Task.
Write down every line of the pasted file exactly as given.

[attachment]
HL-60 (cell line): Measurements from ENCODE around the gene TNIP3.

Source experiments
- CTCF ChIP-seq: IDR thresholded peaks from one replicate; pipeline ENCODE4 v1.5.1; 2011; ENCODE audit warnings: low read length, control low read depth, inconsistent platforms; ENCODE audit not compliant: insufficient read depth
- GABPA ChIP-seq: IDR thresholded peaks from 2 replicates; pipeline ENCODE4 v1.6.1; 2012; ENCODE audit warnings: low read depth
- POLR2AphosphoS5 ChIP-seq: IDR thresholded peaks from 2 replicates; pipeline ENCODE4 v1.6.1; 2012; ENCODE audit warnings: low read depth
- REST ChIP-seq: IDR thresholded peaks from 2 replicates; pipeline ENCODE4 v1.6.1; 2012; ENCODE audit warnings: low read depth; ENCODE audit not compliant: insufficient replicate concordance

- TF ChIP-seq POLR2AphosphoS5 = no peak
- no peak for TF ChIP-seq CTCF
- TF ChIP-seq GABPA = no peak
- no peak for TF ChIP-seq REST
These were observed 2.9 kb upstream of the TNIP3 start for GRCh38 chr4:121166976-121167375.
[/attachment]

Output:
HL-60 (cell line): Measurements from ENCODE around the gene TNIP3.

Source experiments
- CTCF ChIP-seq: IDR thresholded peaks from one replicate; pipeline ENCODE4 v1.5.1; 2011; ENCODE audit warnings: low read length, control low read depth, inconsistent platforms; ENCODE audit not compliant: insufficient read depth
- GABPA ChIP-seq: IDR thresholded peaks from 2 replicates; pipeline ENCODE4 v1.6.1; 2012; ENCODE audit warnings: low read depth
- POLR2AphosphoS5 ChIP-seq: IDR thresholded peaks from 2 replicates; pipeline ENCODE4 v1.6.1; 2012; ENCODE audit warnings: low read depth
- REST ChIP-seq: IDR thresholded peaks from 2 replicates; pipeline ENCODE4 v1.6.1; 2012; ENCODE audit warnings: low read depth; ENCODE audit not compliant: insufficient replicate concordance

- TF ChIP-seq POLR2AphosphoS5 = no peak
- no peak for TF ChIP-seq CTCF
- TF ChIP-seq GABPA = no peak
- no peak for TF ChIP-seq REST
These were observed 2.9 kb upstream of the TNIP3 start for GRCh38 chr4:121166976-121167375.